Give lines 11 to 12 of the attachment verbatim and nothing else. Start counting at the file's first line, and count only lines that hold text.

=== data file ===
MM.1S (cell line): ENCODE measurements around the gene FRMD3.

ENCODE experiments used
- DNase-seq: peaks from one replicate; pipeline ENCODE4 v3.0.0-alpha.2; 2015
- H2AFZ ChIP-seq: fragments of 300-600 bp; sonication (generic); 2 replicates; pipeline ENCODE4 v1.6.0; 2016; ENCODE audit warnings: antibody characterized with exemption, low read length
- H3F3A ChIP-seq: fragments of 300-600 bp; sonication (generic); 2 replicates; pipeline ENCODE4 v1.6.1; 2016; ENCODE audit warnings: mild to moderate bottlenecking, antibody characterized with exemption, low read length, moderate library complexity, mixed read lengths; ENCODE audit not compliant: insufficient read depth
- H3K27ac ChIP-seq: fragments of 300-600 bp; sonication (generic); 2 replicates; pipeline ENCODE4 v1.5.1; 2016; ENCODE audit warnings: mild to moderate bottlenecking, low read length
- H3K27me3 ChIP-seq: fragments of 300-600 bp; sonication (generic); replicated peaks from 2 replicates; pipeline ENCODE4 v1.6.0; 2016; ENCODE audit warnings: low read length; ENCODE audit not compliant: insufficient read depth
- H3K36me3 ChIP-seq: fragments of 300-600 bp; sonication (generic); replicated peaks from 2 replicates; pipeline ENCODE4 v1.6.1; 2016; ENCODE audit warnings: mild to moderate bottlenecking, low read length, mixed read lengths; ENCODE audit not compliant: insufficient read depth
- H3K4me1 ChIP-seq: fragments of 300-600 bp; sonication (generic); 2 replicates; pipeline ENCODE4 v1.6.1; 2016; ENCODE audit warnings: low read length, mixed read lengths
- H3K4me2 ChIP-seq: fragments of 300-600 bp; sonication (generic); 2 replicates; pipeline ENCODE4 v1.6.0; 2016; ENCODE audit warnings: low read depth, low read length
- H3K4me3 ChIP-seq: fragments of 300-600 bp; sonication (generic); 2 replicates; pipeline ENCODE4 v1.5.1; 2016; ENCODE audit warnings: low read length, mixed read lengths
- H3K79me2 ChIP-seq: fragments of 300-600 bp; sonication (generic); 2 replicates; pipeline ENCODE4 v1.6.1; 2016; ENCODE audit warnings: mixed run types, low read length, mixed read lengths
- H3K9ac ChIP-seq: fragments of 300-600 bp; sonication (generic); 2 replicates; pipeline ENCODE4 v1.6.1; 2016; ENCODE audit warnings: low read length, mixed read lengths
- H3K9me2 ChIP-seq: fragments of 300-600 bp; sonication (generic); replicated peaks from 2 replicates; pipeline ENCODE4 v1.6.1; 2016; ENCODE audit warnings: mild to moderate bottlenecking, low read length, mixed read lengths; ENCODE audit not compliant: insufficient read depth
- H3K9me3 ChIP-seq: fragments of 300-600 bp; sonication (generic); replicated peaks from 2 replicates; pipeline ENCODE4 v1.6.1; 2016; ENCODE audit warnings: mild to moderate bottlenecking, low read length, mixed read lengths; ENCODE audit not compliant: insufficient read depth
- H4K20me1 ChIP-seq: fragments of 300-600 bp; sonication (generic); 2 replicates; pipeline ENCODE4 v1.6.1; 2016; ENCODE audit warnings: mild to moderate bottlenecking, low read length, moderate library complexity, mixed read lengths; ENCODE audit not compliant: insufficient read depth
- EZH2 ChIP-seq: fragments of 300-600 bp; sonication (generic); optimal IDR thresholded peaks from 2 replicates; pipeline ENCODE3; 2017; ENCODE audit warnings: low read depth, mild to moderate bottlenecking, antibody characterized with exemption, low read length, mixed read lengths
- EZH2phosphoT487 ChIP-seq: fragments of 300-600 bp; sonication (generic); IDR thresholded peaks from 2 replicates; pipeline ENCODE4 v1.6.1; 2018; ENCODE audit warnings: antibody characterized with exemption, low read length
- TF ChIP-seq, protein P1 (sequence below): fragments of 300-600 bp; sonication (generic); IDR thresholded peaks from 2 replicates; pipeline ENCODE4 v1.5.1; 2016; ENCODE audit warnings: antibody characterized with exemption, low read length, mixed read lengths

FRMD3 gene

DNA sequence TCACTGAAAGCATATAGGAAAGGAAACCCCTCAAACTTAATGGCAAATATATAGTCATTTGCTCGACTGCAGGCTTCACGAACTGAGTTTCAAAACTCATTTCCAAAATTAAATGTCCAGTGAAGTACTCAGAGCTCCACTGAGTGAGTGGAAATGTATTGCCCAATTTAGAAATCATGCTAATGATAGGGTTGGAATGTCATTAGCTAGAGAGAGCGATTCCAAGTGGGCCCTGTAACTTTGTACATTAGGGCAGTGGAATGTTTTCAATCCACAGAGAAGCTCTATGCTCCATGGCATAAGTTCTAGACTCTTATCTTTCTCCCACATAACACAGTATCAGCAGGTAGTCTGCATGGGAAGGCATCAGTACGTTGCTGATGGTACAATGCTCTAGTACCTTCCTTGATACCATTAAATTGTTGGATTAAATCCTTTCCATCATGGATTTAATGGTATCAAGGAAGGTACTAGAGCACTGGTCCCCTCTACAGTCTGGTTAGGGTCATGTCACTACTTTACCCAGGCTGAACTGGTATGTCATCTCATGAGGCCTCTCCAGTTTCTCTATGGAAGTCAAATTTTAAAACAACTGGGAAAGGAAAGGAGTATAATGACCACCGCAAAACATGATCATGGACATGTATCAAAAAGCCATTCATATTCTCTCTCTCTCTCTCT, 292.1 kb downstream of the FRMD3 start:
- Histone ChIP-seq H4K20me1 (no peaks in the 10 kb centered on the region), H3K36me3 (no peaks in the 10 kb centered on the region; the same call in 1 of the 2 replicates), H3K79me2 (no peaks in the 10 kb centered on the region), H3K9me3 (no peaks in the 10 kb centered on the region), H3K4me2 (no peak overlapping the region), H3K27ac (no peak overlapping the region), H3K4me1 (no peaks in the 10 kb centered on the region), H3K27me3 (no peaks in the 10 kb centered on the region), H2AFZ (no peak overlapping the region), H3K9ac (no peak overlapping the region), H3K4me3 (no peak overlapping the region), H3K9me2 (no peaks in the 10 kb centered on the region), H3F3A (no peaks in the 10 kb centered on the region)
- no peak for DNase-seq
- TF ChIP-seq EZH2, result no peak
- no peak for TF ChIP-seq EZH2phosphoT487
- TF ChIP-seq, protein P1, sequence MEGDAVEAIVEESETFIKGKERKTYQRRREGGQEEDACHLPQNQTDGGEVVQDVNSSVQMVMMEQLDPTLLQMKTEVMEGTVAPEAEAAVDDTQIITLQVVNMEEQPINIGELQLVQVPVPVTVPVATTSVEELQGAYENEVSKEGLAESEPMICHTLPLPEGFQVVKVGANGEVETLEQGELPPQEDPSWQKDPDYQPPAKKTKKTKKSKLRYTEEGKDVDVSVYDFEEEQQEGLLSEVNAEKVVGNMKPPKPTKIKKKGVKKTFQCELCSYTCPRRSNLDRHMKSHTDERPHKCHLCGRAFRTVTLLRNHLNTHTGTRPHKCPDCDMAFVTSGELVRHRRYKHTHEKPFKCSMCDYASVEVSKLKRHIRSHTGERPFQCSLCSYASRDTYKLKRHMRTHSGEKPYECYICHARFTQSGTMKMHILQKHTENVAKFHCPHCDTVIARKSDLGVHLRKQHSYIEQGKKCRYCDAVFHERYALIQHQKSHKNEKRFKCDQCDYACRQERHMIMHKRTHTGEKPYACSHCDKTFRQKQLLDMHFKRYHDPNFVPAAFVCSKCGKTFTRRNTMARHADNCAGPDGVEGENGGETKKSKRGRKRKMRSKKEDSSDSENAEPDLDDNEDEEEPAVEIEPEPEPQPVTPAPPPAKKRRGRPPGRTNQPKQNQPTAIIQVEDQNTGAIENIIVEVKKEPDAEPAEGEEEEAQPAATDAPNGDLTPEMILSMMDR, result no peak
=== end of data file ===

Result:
- H3K4me3 ChIP-seq: fragments of 300-600 bp; sonication (generic); 2 replicates; pipeline ENCODE4 v1.5.1; 2016; ENCODE audit warnings: low read length, mixed read lengths
- H3K79me2 ChIP-seq: fragments of 300-600 bp; sonication (generic); 2 replicates; pipeline ENCODE4 v1.6.1; 2016; ENCODE audit warnings: mixed run types, low read length, mixed read lengths